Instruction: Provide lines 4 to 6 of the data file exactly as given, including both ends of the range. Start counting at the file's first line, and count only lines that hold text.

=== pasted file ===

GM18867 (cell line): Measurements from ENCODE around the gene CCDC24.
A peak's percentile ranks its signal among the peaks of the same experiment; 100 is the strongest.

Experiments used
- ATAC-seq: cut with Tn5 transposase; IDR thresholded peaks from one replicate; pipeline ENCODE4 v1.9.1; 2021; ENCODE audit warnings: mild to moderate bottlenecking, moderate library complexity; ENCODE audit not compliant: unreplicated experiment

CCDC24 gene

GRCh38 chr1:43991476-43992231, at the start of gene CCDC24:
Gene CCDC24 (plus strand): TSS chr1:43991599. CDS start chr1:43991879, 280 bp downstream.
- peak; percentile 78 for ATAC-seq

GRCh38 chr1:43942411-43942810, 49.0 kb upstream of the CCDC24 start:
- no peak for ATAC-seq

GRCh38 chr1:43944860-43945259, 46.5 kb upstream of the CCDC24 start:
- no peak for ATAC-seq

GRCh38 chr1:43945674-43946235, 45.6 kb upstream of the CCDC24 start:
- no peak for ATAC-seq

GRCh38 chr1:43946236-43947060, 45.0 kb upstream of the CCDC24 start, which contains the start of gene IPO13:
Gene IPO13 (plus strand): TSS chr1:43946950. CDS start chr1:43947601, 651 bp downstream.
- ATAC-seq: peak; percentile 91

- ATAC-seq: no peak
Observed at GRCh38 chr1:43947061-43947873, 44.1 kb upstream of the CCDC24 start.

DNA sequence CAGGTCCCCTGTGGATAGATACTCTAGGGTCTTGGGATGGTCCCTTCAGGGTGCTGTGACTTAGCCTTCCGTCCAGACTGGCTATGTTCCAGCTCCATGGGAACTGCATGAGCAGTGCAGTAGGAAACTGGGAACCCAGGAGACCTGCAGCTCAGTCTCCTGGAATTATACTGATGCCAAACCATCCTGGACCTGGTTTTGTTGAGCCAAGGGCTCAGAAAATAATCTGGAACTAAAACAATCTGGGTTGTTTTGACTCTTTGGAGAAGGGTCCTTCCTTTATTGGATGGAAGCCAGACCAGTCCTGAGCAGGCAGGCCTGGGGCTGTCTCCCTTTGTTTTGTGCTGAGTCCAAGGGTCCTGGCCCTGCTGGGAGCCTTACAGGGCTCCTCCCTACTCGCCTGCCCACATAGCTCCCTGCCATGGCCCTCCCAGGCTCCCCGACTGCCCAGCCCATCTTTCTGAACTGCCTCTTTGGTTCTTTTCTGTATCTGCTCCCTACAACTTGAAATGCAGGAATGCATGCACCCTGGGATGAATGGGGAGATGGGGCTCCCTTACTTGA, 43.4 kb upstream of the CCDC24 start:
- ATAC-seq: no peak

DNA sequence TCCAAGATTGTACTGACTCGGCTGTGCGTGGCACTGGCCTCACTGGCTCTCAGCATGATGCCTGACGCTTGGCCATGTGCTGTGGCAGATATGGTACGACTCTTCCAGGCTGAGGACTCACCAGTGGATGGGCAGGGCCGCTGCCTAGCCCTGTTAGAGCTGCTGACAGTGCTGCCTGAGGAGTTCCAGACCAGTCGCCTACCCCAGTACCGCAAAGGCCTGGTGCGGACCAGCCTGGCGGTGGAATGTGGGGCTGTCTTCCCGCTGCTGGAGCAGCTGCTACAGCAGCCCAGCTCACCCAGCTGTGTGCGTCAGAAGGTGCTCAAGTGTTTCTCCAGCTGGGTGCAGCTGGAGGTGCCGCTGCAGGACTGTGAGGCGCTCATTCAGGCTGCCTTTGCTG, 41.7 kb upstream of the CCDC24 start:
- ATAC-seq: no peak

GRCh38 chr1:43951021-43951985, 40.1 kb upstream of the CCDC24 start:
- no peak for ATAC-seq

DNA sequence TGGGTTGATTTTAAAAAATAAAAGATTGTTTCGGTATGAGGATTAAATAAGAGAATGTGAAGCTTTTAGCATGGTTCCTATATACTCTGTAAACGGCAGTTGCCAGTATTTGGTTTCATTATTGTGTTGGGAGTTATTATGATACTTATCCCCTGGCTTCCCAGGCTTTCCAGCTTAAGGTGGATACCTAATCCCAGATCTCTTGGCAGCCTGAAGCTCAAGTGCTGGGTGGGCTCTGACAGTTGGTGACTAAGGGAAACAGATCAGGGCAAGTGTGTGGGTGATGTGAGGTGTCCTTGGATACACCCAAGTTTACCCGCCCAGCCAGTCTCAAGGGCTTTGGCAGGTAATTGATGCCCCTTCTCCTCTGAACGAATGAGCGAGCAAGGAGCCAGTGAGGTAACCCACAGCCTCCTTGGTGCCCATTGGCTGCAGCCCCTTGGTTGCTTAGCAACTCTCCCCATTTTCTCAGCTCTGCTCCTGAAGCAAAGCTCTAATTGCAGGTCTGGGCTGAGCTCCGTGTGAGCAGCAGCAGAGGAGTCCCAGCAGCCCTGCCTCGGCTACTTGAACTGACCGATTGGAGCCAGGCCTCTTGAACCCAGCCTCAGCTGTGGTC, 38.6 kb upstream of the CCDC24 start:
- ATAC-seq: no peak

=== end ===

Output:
- ATAC-seq: cut with Tn5 transposase; IDR thresholded peaks from one replicate; pipeline ENCODE4 v1.9.1; 2021; ENCODE audit warnings: mild to moderate bottlenecking, moderate library complexity; ENCODE audit not compliant: unreplicated experiment

CCDC24 gene

GRCh38 chr1:43991476-43992231, at the start of gene CCDC24: